DEL RIO 一 U.S. Department of Homeland Security Secretary Alejandro Mayorkas on Monday sent a message to migrants, particularly Haitians, attempting to enter the country through the southwest border: “People coming to the United States illegally will be returned, your journey will not succeed.”
Mayorkas’ comments in Del Rio come as lawmakers and immigrants rights advocates denounced the treatment of some Haitians by Border Patrol agents. Images and videos taken by journalists and widely shared on social media show agents on horseback charging and herding migrants attempting to cross the Rio Grande, including an agent swinging his reins toward a migrant.
ByJolie McCullough and Neelam Bohra, The Texas Tribune |
“As Texans fill up abortion clinics in other states, low-income people get left behind” was first published by The Texas Tribune, a nonprofit, nonpartisan media organization that informs Texans — and engages with them — about public policy, politics, government and statewide issues. Sign up for The Brief, our daily newsletter that keeps readers up to speed on the most essential Texas news. Two days after Texas’ new abortion restrictions went into effect, women’s health clinics in surrounding states were already juggling clogged phone lines and an increasing load of appointment requests from Texans. At a clinic in Albuquerque, New Mexico, an abortion provider said that on Tuesday, the day before the law’s enactment, every patient who had made an appointment online was from its neighbor state to the east. By Thursday, all of New Mexico’s abortion clinics were reportedly booked up for weeks, and a Dallas center had dispatched dozens of employees to help the much less populated state’s overtaxed system.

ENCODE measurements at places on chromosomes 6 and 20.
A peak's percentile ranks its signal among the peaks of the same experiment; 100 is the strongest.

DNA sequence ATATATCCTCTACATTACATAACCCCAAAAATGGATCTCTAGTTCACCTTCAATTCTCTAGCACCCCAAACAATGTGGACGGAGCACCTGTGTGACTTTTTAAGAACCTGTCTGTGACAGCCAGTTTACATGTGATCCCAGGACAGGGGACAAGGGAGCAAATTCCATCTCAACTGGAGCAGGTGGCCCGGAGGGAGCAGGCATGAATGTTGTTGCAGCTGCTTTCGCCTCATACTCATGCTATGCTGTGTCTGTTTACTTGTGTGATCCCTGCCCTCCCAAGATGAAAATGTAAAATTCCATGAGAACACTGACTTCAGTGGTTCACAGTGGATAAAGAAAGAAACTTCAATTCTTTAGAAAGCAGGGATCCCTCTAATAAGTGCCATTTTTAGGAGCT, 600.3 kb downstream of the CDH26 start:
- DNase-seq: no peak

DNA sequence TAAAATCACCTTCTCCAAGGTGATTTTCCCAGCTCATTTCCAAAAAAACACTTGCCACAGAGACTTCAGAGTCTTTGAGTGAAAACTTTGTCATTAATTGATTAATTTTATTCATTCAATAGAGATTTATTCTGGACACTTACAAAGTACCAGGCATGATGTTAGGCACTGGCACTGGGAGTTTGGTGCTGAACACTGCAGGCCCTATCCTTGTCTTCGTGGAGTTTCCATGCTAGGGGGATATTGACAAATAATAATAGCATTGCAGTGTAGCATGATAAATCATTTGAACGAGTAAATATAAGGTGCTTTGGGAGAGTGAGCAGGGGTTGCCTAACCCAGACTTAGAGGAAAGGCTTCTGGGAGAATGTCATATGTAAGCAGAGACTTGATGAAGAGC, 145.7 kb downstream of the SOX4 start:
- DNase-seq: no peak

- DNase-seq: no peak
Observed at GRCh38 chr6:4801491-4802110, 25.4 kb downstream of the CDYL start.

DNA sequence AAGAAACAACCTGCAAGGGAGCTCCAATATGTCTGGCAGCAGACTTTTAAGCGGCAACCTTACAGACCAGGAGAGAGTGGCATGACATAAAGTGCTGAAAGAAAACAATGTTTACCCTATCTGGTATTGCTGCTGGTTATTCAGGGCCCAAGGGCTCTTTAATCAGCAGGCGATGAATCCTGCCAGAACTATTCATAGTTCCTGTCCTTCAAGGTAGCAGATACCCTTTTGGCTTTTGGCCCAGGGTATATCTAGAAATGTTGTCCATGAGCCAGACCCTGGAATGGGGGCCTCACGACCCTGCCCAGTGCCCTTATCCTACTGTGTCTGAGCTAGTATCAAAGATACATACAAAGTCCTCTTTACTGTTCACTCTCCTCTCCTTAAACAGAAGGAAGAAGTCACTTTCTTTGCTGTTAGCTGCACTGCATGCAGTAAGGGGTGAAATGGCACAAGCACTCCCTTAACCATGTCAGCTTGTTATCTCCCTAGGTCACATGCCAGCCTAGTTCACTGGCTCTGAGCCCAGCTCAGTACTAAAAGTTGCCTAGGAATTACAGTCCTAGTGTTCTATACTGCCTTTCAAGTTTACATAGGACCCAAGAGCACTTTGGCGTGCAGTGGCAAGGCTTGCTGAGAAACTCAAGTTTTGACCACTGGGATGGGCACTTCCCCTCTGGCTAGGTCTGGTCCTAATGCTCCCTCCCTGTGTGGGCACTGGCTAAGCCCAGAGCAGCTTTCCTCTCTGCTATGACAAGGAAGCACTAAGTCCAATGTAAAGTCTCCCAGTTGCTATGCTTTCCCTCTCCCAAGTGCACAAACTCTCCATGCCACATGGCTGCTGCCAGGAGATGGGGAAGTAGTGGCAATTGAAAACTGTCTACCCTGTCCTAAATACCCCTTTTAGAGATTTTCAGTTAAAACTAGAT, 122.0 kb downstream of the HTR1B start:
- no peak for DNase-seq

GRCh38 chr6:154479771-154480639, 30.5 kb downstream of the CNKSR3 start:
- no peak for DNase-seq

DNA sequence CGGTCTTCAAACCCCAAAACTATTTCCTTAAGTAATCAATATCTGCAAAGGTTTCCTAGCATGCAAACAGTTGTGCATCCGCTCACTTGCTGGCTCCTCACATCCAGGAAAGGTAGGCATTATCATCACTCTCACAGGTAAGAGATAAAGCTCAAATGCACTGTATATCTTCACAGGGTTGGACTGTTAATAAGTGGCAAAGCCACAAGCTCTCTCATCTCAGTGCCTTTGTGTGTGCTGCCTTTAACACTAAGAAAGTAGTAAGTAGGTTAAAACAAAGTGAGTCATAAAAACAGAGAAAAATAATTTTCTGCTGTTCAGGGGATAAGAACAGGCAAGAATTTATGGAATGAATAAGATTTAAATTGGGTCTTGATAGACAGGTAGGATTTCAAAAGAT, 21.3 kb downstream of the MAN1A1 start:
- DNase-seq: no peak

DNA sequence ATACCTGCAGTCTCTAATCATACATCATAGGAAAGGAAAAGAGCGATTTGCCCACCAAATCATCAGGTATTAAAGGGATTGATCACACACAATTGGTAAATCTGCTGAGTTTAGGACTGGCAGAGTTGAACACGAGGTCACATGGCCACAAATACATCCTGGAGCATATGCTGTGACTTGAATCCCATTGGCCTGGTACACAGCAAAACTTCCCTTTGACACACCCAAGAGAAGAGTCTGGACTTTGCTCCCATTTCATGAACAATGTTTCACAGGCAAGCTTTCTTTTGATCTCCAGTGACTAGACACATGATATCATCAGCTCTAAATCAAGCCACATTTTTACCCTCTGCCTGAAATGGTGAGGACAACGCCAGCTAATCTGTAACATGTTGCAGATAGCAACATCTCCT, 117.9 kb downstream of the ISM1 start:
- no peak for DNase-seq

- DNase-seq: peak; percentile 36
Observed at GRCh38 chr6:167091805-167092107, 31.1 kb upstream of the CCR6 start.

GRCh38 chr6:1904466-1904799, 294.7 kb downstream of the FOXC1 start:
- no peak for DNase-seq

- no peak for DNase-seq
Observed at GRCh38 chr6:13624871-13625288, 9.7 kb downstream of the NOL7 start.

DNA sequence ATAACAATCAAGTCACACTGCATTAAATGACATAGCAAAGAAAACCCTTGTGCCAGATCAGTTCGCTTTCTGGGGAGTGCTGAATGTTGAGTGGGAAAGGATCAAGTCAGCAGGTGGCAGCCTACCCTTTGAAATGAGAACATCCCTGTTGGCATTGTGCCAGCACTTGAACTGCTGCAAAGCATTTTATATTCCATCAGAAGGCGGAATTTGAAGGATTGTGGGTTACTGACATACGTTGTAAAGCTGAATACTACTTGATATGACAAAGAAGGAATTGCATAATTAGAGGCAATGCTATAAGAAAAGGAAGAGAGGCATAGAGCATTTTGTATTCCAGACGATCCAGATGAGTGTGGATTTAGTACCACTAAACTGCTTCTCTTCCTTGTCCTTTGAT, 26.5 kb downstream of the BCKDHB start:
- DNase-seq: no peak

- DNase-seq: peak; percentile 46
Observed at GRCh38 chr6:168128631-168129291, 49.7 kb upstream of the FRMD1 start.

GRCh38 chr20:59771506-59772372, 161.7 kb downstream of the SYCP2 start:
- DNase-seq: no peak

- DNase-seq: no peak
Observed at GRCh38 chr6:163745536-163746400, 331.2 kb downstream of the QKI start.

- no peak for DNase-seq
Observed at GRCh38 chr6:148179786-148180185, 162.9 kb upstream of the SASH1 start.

Guards in an immigrant detention center in El Paso sexually assaulted and harassed inmates in a “pattern and practice” of abuse, according to a complaint filed by a Texas advocacy group urging the local district attorney and federal prosecutors to conduct a criminal investigation.
The allegations, detailed in a filing first obtained by ProPublica and The Texas Tribune, maintain that guards systematically assaulted at least three people in a facility overseen by Immigration and Customs Enforcement — often in areas of the detention center not visible to security cameras. The guards told victims that no one would believe them because footage did not exist and the harassment involved officers as high-ranking as a lieutenant.
ByPerla Trevizo, ProPublica and The Texas Tribue |
ProPublica is a Pulitzer Prize-winning investigative newsroom. Sign up for The Big Story newsletter to receive stories like this one in your inbox. It was a historic occasion for the South Texas town of Pearsall when officials broke ground in 2004 on what would become one of the country’s largest immigration detention centers. Not only would it help improve border security, U.S. Sen. John Cornyn said then, it would also bring employment to the small rural community, about 60 miles from San Antonio. Hundreds of good jobs for a region that desperately needed them.
“As government prepares to seize more land for a border wall, some Texas landowners prepare to fight” was first published by The Texas Tribune, a nonprofit, nonpartisan media organization that informs Texans — and engages with them — about public policy, politics, government and statewide issues. EL PASO — When David Acevedo attended a meeting with officials from the U.S. Army Corp of Engineers in Webb County last month, he thought he would come away with more information about the Trump administration’s border security plans. But Acevedo, whose family owns 180 acres of land near the Rio Grande in south Laredo, said the meeting only produced more questions about how the administration was going to move forward with plans it had for the swath of land that’s been in his family for generations. “They didn’t tell us that they were doing a physical barrier,” he said. “They said, ‘It may be a wall, it may be that we just need lights, we’re going to put lighting up, it may be we just need a road.’”
The only thing he knew for sure was the administration wanted access to his land to conduct surveys and site samples for border security purposes.